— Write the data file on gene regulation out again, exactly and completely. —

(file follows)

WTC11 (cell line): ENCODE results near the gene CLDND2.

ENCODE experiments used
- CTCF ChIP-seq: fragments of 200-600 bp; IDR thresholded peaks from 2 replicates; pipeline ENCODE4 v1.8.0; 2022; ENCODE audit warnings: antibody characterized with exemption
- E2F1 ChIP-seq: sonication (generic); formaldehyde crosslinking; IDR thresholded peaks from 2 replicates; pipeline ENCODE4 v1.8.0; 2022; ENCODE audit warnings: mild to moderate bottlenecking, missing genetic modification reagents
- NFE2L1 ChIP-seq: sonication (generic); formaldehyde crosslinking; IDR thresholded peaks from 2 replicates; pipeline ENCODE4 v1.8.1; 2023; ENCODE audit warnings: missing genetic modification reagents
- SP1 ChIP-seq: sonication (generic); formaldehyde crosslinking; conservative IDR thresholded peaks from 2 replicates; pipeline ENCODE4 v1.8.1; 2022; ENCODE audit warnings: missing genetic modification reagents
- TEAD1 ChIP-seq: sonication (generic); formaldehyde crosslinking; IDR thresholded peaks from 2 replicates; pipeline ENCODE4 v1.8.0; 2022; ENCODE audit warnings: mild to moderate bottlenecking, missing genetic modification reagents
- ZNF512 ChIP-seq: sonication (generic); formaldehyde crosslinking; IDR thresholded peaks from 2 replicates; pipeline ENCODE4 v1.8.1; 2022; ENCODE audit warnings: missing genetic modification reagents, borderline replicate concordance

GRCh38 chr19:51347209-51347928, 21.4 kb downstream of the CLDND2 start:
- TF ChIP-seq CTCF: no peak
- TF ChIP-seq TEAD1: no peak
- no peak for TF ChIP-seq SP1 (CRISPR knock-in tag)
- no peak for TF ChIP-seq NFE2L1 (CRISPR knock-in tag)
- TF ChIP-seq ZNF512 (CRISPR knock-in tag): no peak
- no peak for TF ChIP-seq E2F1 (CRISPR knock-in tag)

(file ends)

WTC11 (cell line): ENCODE results near the gene CLDND2.

ENCODE experiments used
- CTCF ChIP-seq: fragments of 200-600 bp; IDR thresholded peaks from 2 replicates; pipeline ENCODE4 v1.8.0; 2022; ENCODE audit warnings: antibody characterized with exemption
- E2F1 ChIP-seq: sonication (generic); formaldehyde crosslinking; IDR thresholded peaks from 2 replicates; pipeline ENCODE4 v1.8.0; 2022; ENCODE audit warnings: mild to moderate bottlenecking, missing genetic modification reagents
- NFE2L1 ChIP-seq: sonication (generic); formaldehyde crosslinking; IDR thresholded peaks from 2 replicates; pipeline ENCODE4 v1.8.1; 2023; ENCODE audit warnings: missing genetic modification reagents
- SP1 ChIP-seq: sonication (generic); formaldehyde crosslinking; conservative IDR thresholded peaks from 2 replicates; pipeline ENCODE4 v1.8.1; 2022; ENCODE audit warnings: missing genetic modification reagents
- TEAD1 ChIP-seq: sonication (generic); formaldehyde crosslinking; IDR thresholded peaks from 2 replicates; pipeline ENCODE4 v1.8.0; 2022; ENCODE audit warnings: mild to moderate bottlenecking, missing genetic modification reagents
- ZNF512 ChIP-seq: sonication (generic); formaldehyde crosslinking; IDR thresholded peaks from 2 replicates; pipeline ENCODE4 v1.8.1; 2022; ENCODE audit warnings: missing genetic modification reagents, borderline replicate concordance

GRCh38 chr19:51347209-51347928, 21.4 kb downstream of the CLDND2 start:
- TF ChIP-seq CTCF: no peak
- TF ChIP-seq TEAD1: no peak
- no peak for TF ChIP-seq SP1 (CRISPR knock-in tag)
- no peak for TF ChIP-seq NFE2L1 (CRISPR knock-in tag)
- TF ChIP-seq ZNF512 (CRISPR knock-in tag): no peak
- no peak for TF ChIP-seq E2F1 (CRISPR knock-in tag)